“Freedom to Be” to Address Indigenous Spiritualities’ Role in Averting Climate Catastrophe

Freedom to Be: The role of Indigenous spiritualities in averting climate catastrophe and safeguarding planetary health
Tuesday, April 25, 2023 — Noon (New York time)

Indigenous communities around the world suffer from the consequences of the extractionist industries and land removal policies that drive climate change. At the same time, Indigenous spiritualities connect to the Earth and environment in ways that hold the promise of a true ecological future.

On Tuesday, April 25 at noon (New York time), the Center for Earth Ethics will host “Freedom to Be,” an online conversation with an international panel of Indigenous representatives about the spiritual dimensions of biocultural heritage, how traditional Indigenous beliefs relate to ecologically sound cultural practices, and the boundaries that are necessary to protect Indigenous peoples’ beliefs and life systems. This event will center Indigenous voices and spiritual perspectives in addressing climate change.

From left: Carson Kiburo, Qivioq Løvstrøm, Donato Bumacas, R. Múkaro Borrero

Confirmed speakers include community organizer and youth leader Carson Kiburo, executive director of the Jamii Asilia Centre (Kenya), anthropologist and activist Qivioq Løvstrøm, chair of the Human Rights Council of Greenland and assistant professor at the University of Greenland, and Donato Bumacas, executive director of the Kalinga Mission for Indigenous Children and Youth (Philippines). Kasike R. Múkaro Borrero (Guainía Taíno Tribe) will moderate. Karenna Gore, CEE’s executive director, will give opening remarks.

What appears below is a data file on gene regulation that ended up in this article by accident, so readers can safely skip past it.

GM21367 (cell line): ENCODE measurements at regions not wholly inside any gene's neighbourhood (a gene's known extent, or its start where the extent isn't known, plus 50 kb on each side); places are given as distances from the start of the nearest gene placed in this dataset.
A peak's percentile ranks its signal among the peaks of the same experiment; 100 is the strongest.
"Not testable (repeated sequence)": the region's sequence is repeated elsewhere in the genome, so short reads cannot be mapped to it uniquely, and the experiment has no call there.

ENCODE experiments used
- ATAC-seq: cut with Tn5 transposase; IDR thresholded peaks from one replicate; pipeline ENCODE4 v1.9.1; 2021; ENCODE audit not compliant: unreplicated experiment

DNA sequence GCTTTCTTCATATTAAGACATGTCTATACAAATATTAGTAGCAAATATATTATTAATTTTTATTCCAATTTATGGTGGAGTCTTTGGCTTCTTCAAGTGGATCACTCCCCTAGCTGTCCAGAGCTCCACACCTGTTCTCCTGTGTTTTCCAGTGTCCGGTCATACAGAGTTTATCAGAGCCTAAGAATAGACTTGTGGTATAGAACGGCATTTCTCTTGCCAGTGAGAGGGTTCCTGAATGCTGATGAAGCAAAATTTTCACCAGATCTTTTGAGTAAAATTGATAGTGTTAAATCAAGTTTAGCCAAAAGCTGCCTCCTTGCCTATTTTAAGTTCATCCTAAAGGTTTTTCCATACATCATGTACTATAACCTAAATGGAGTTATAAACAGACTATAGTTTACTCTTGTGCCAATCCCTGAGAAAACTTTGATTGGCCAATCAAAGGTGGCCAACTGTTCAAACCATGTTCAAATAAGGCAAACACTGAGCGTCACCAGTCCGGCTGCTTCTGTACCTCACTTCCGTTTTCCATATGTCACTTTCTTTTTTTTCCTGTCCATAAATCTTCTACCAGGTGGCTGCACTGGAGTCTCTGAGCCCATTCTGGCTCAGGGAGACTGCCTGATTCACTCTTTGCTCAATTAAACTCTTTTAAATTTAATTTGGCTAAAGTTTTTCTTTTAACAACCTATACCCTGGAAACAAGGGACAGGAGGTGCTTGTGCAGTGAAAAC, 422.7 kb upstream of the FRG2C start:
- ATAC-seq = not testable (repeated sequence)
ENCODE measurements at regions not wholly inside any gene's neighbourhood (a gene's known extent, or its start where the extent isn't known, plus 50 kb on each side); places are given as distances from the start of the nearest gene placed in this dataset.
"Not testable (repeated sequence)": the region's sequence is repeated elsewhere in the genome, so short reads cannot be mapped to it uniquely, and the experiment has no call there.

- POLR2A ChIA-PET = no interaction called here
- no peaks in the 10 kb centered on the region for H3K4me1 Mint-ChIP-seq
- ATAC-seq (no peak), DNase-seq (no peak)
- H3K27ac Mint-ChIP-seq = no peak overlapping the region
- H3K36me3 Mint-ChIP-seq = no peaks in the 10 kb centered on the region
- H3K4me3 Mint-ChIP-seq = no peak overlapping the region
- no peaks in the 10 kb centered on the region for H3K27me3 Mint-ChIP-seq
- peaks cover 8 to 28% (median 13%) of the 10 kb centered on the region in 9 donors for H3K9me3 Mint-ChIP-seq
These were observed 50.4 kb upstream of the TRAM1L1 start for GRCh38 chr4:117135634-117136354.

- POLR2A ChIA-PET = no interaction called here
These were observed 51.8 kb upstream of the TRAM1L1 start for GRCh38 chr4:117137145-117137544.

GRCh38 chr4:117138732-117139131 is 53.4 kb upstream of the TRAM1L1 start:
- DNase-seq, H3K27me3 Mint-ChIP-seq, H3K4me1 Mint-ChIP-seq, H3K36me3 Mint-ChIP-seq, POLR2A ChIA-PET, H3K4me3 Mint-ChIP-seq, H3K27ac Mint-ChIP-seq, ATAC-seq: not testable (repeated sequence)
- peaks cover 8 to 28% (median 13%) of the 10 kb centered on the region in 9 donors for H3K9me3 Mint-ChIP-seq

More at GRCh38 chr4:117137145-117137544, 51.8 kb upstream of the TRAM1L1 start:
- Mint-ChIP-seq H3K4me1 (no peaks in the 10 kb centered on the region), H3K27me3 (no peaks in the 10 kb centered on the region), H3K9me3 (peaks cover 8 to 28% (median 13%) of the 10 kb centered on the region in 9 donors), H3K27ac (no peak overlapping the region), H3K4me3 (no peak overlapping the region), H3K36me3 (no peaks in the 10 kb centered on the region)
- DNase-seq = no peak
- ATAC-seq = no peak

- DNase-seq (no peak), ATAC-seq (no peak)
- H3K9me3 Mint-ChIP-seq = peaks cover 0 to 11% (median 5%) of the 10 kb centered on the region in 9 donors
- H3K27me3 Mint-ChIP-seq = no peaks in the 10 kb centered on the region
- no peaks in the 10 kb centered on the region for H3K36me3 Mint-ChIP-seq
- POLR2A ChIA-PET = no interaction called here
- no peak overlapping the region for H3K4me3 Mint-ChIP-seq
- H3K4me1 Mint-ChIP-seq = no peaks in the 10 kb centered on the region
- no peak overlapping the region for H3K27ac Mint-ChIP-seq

This conversation is an official side event for the United Nations Permanent Forum on Indigenous Issues, which is currently assembled at UN headquarters in New York. Panelists will address the recommendations offered by the Special Rapporteur on Freedom of Religion or Belief’s 2022 report on Freedom of Religion or Belief for Indigenous Peoples, which was the subject of an October 2022 CEE forum.

CEE gratefully acknowledges the support of UN Office of the Special Rapporteur for Freedom of Religion or Belief, the UN Office of the Special Rapporteur on the Rights of Indigenous Peoples, the Climate Heritage Network, the NGO Committee on the Rights of Indigenous Peoples, the United Confederation of Taino People, Project Access Indigenous Partnership, the Inclusive Conservation Academy, and the Jamii Asilia Centre in organizing this event.

Speaker Biographies

Carson Kiburo
Executive Director of the Jamii Asilia Centre, Community Organizer, and Youth Leader

Carson is a youth leader and a community organizer from the Endorois of Kenya. He works on Indigenous people’s rights, youth empowerment and global governance.  Carson’s journey and inspiration to commit his life to serve the indigenous peoples were powered by the Tribal Link Foundation’s Project Access Capacity Building training for Indigenous Peoples in 2018 in New York—a program that supports Indigenous peoples’ participation in multi-stakeholder forums where decisions are being made that affect their human rights, lands and resources, cultures, and livelihoods. Carson has human rights training at Centre for Human Rights, University of Pretoria and the Defenders Coalition’s Human Rights Academy, among others. He is a past co-chair of the Global Indigenous Youth Caucus.

Qivioq Løvstrøm